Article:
Service trips provide students with alternative perspectives
Linfield College students and staff completed a total of 1,162 hours of community service in the Alternative Spring Break program this year. The locations for
Linfield College students and staff completed a total of 1,162 hours of community service in the Alternative Spring Break program this year.
The locations for service included Tacoma, Wash., New Orleans and Portland.
In Tacoma, students and faculty participated on the construction of four homes and worked with Habitat for Humanity homeowners.
The New Orleans team worked on the construction of a home in the Holly Grove district, which is located in the 17th ward, also with Habitat for Humanity. The team completed work on the floor of the home and framed and raised its walls.
Senior Rachel Mills was part of the New Orleans team and said that seeing the destruction New Orleans is still faced with hit home for her.
“The contrast between seeing the devastation and building the new house was powerful to me,” Mills said.
She also mentioned that she could not see herself spending her Spring Break any other way after her experience with the program.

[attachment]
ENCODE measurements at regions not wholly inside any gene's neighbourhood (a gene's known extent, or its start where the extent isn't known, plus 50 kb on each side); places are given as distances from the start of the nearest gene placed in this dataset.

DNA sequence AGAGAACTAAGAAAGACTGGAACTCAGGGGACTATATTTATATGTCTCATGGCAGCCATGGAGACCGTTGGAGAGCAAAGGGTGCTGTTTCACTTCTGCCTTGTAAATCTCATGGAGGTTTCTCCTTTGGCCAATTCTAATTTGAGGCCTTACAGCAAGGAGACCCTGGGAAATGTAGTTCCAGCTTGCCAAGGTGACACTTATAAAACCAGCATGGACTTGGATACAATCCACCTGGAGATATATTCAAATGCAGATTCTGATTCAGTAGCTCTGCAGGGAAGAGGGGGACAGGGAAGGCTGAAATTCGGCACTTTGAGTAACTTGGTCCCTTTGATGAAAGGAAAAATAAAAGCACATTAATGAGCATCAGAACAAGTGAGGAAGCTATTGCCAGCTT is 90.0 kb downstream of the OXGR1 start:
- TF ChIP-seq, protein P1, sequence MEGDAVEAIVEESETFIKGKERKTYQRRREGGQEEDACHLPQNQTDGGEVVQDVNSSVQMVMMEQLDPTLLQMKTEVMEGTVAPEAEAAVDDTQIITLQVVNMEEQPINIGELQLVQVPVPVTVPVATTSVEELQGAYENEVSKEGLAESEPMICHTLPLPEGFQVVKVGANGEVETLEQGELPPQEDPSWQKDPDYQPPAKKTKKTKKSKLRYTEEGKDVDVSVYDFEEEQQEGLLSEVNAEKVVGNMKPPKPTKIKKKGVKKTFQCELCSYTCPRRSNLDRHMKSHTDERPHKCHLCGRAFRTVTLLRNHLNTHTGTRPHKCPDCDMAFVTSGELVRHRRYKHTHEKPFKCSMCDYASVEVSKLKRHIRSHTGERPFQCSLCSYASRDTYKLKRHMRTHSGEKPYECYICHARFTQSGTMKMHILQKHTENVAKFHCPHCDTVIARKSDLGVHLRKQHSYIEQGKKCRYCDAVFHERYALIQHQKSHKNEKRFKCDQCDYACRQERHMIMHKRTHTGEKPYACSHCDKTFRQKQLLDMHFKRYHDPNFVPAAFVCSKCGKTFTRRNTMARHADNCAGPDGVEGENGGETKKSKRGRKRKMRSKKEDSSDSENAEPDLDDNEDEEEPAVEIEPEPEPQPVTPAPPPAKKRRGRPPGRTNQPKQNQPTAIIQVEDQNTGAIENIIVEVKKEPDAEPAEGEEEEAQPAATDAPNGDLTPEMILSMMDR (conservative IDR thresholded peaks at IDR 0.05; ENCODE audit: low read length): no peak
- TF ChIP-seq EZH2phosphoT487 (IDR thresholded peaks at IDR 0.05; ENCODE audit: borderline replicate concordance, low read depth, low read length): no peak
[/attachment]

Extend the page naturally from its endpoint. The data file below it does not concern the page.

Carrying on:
“It’s worth it. I don’t think I could go back to a normal Spring Break,” she said.
Aside from working on the construction of a home, the New Orleans team also visited the St. Bernard community center, which is a service center for low income people, said Community Service Coordinator Jessica Wade, who was an adviser to the team.
While at the St. Bernard Community Center, the team helped fill the food pantry and planted a community garden.
“The most rewarding part was to witness their transformation, their understanding of the importance of service and the sense of selflessness that they were adapting throughout the week,” Wade said of her team of students.
Senior Kady Kirkendall was part of the Portland service team.
“We mostly wanted to get people familiar with what Portland has to offer to the homeless as far as different resources,” Kirkendall said.
While in Portland, the team made and served meals at the Blanchet House, a soup kitchen that also offers homeless people temporary housing in return for work in the kitchen, she said.
The team worked at Blanchet House for three days and served 300 meals each day. The group also spent time one-on-one with the homeless, by talking and playing games.
“It was great to see the human beings behind the stereotypes,” Kirkendall said.
For more information about Alternative Spring Break, contact Jessica Wade at email@example.com
Chelsea Bowen/Opinion editor
Chelsea Bowen can be reached at firstname.lastname@example.org.